4. Kids Vs. Grownups was a game show sketch hosted by David Schwimmer. This was a Nickelodeon style show that pitted a pair of children against two adults with questions that heavily favored the adult team to the point where it wasn’t close to being fair. Not only that, but Schwimmer also seemed to hate kids since he would intimidate them whenever they’d question the fairness of the show.

  5. We then got a second installment of the fake ad for Grayson Moorhead Securities where this time the CEO explained the rules of Secret Santa, again with the primary focus being the list that was hidden in a safe place.

  6. Rita DelVecchio the made her show debut. Rita was Cheri Oteri’s crazy old lady character who yelled, “I keep it now,” whenever one of the neighborhood kid’s toys would land on her porch either by accident or as an attempt to taunt her.

  7. Fuzzy Memories returned for another installment. This time Jack Handey shared a tale of the best Thanksgiving from his childhood where his family was too poor to afford a turkey.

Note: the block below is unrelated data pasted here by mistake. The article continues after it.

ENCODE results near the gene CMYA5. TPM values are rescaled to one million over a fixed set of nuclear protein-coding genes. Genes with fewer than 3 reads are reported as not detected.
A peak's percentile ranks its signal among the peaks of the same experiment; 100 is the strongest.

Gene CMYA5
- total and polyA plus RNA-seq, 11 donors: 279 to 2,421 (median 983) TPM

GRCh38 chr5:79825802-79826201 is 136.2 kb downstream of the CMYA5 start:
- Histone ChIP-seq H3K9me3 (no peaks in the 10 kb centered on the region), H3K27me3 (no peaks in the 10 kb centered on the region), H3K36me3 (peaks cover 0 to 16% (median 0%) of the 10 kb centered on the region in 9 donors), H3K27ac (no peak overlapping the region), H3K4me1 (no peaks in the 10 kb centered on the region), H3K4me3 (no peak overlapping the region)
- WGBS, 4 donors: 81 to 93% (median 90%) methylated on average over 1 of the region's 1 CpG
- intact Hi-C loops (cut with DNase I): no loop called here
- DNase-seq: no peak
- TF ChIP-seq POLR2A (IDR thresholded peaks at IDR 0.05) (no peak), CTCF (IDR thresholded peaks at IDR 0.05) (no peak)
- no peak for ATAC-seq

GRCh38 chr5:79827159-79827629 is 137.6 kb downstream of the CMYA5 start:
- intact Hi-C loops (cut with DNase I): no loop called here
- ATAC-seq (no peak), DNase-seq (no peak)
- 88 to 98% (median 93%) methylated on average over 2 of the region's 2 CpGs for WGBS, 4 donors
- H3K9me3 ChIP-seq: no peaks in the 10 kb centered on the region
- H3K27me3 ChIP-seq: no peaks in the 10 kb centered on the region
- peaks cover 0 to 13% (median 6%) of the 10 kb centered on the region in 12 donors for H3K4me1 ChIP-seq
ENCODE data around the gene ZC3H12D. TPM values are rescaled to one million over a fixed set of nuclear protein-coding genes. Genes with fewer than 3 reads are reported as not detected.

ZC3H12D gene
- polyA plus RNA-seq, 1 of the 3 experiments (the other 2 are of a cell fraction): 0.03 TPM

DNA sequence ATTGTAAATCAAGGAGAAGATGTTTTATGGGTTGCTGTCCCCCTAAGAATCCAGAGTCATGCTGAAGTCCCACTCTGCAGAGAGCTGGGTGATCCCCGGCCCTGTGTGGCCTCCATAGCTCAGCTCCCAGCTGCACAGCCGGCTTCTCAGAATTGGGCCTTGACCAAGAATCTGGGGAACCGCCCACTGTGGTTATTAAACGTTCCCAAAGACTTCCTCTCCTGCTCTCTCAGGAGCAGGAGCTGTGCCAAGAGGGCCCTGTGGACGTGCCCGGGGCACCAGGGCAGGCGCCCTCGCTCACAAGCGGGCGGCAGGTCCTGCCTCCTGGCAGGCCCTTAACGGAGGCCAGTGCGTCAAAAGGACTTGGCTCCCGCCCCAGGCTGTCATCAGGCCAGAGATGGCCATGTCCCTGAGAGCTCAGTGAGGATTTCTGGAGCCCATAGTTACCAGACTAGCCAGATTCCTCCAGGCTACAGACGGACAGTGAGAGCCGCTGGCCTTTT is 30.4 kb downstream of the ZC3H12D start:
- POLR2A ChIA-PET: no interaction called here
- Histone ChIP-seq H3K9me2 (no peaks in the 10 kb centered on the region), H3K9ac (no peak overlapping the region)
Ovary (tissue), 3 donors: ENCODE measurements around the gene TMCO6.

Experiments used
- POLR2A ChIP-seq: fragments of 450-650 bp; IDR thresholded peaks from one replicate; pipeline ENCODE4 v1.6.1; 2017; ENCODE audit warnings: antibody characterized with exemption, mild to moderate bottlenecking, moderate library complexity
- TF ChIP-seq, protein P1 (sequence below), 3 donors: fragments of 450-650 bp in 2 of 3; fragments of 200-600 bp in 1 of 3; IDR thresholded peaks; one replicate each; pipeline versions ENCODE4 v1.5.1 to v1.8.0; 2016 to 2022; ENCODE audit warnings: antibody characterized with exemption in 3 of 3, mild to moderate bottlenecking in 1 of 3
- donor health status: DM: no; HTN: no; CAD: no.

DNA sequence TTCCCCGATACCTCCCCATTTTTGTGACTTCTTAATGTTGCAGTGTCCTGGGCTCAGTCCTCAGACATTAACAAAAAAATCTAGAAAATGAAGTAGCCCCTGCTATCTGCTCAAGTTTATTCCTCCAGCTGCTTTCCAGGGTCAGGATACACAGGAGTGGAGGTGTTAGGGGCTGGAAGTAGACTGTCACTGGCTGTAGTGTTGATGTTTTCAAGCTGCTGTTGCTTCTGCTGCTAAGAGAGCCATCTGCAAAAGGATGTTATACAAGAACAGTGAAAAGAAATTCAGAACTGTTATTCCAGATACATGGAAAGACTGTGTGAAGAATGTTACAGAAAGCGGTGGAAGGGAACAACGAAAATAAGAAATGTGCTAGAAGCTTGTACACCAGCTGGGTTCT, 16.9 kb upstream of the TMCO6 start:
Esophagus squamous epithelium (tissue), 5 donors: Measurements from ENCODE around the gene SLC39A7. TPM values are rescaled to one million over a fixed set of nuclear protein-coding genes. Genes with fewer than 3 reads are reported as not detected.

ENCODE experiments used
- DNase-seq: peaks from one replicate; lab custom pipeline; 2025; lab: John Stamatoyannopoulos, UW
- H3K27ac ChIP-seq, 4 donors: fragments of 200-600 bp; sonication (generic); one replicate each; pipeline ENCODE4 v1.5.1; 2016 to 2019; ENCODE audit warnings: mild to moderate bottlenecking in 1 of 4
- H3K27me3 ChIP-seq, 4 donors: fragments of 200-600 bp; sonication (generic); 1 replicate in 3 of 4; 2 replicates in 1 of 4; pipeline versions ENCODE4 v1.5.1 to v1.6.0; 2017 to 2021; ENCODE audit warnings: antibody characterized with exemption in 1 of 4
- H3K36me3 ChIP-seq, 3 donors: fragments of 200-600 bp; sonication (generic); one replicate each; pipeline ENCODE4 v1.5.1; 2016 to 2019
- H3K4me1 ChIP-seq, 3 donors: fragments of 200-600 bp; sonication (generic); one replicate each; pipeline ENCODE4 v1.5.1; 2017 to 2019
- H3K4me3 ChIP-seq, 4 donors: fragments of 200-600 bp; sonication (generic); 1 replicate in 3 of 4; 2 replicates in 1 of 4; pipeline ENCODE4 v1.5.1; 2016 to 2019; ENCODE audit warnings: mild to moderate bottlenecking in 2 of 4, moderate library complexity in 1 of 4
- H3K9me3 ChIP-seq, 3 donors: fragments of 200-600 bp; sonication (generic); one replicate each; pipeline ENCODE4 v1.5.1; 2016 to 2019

8. The Elevator was a sketch where David Schwimmer tried his hardest to use elevator etiquette by standing in the corner whenever a passenger joined him for the ride. Only these other passengers either don’t know or don’t care about the unspoken rule as they would all crowd the same corner even though there was plenty of room to spread out. Things got wackier as the sketch went along, but it was mainly about encroaching on Schwimmer’s personal space in the tiny elevator.

  9. Once again, Norm MacDonald gave us the news. This week, Jim Breuer made his news debut to tell the story of a recent visit to the bar where to his surprise, his buddy managed to piss everyone off before he arrived. He then reenacted the beating he received after trying to defend his pal. Will Ferrell also dropped by for his first time as a Native American Chief to discuss the offensive logos during the World Series between the Indians and the Braves where he was fine with the Indian’s mascot because that was the team he was rooting for. The segment ended with Will admitting that he wasn’t a Native at all but just some random white Indian’s fan from Cleveland.